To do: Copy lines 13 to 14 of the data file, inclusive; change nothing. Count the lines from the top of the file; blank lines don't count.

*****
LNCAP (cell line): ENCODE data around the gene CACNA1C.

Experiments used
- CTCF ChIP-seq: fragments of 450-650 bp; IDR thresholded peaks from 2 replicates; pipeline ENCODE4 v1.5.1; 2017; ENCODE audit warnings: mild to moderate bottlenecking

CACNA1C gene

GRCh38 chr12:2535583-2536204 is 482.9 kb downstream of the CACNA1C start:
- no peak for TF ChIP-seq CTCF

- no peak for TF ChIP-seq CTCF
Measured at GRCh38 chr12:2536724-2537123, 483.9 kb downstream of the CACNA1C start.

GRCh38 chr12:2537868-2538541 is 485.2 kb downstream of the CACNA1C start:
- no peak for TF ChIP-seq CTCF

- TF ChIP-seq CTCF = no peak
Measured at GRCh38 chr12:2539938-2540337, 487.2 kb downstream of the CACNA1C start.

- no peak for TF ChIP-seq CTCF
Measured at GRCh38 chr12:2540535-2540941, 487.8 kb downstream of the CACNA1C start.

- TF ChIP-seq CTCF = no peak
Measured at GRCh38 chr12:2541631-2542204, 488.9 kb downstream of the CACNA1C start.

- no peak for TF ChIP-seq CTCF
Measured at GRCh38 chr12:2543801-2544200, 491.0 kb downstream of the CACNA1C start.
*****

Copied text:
- no peak for TF ChIP-seq CTCF
Measured at GRCh38 chr12:2540535-2540941, 487.8 kb downstream of the CACNA1C start.